In early 2017, Liverpool-born designer Christopher Shannon unveiled his Fall/Winter 2017 collection with a show at London Fashion Week: Men’s. The show — which featured masks designed by Rottingdean Bazaar — was arguably best known for its reappropriation of classic logos, with the Calvin Klein Jeans emblem being reworked to say “Constant Stress.” After that show, Shannon decided to take a step back from the conventional fashion week system, with his next collection being displayed at an East London studio.
“Boredom” is the reason that Shannon gives for his decision. “I started to feel like being at school. You know the way that school has a routine that’s ingrained in you? I started to feel that and I started to hate it,” he says. For Shannon, fashion weeks are just one part of a broken system, with seasonal shows and wholesale markets working together to ruin designers. These shows give designers two points to focus on throughout the year, while also forcing them away from the day-to-day running of their business. “The catwalk is almost beneficial for an event,” Shannon adds, “but it really doesn’t have anything to do with the clothes you want to make or the clothes you want to sell.”
Aside from boredom, Shannon’s decision to step back from the traditional system stemmed from bigger considerations. “I don’t want to support a system that I think is fundamentally corrupt,” he explains. Shannon believes the current system that puts designers on a conveyer belt has moved the industry to a point where creativity is largely amiss. “That isn’t why I went to art college, that isn’t why I like the books I like, that isn’t the way I look at things, that isn’t why I listen to music,” says Shannon on the creativity he aims to preserve.
“I don’t want to support a system that I think is fundamentally corrupt.”
Shannon’s new approach to the industry is reflected in his design work, with him wanting to go back to his old way of working: “Making work with no expectation, the way you make work because you want to, because that’s what you do and that’s the person you are.” In the intervening years, Shannon had lost sight of this as the pressures and issues of the industry mounted. “Suddenly you have a company and a brand and all these expected outcomes,” Shannon tells us. “You think you have to do that because that’ll work on Instagram or because that’ll work for that, and I don’t want to think like that. I want to make the work because that’s who I am.”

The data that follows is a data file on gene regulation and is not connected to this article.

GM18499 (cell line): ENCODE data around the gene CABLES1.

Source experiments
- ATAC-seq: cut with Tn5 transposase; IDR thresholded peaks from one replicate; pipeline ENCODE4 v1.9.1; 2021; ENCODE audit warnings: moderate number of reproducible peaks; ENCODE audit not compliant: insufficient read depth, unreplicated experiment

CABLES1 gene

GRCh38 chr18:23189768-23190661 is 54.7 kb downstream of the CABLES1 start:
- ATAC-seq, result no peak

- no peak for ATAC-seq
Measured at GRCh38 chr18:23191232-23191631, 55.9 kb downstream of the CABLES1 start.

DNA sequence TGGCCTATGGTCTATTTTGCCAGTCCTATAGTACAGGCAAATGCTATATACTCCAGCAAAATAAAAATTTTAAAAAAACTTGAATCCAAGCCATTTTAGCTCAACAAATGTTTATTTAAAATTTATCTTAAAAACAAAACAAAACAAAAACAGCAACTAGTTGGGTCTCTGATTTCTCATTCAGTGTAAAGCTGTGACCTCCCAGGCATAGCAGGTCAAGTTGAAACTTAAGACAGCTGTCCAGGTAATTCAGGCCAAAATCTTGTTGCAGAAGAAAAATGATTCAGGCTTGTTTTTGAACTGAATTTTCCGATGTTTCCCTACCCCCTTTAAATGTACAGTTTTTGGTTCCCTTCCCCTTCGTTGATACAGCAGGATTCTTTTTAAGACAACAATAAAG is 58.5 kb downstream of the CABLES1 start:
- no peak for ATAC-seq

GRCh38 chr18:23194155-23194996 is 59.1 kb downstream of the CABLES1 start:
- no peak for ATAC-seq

Rather than the typical shows-and-wholesale system, Shannon has opted to channel his energy into his web store — something that he sees as one of the most exciting aspects of what he does. “It’s the spontaneity that you don’t get to get of working on a seasonal calendar,” he explains. As well as giving him a new freedom, this new method has put Shannon in closer contact with his customers, learning what they do and don’t like — a task that proves difficult under the traditional fashion system. “ [With the traditional system] you don’t know who buys it, what they buy, what doesn’t sell, what does sell. You only know that when you’re in control of what you’re own output is,” he says.
Shannon’s view of the fashion industry — and his desire to return to expectation-free designing — is explicitly referenced in his upcoming Fall/Winter 2018 collection, with the phrase “No One Cares” appearing on shirts and sweaters. The slogan is inspired by both his carefree approach and the fact that “everyone is so self-absorbed, more so than than they’ve ever been.” Another motif that runs throughout the collection also shows one of Shannon’s criticisms of the industry, with the phrase “Emotive Text” featuring throughout. “People are so funny about writing heavy, emotional words on T-shirts like it gives them some gravitas, like that’s what makes a piece have some value,” he explains of the text. “To me it doesn’t, it always makes a piece look really stupid.”
As well as these pieces, the Fall/Winter 2018 also features a wide-ranging collaboration with Hi-Tec. The joint pieces include everything from footwear to outerwear and tracksuits, including a coat made from a repurposed sleeping bag — a nod to Hi-Tec’s camping and outdoors legacy. “Hi-Tec at the minute is kind of a black canvas,” Shannon explains, looking at how the brand is perceived. “If you’re working with someone bigger, you have all this heritage around you and what people have done and it can be annoying. But with Hi-Tec, this is what I want to make. They didn’t say no to me once, and who doesn’t want that?” he adds.
“I want to make the work because that’s who I am. So you have to not care, there has to be a sense of not caring.”
Along with the freedom Hi-Tec gave him, Shannon points to how a combination the brand’s expertise and his naivety also drove the collaboration. “When other people are involved and other people are specialists, you can really elevate,” he explains. “I have no limit on my thinking. When it comes to a collaboration, I just throw anything at it.”
Take a look through the lookbook for Christopher Shannon’s Fall/Winter 2018 collection above, and head to the designer’s web store to get your hands on his Spring/Summer 2018 release.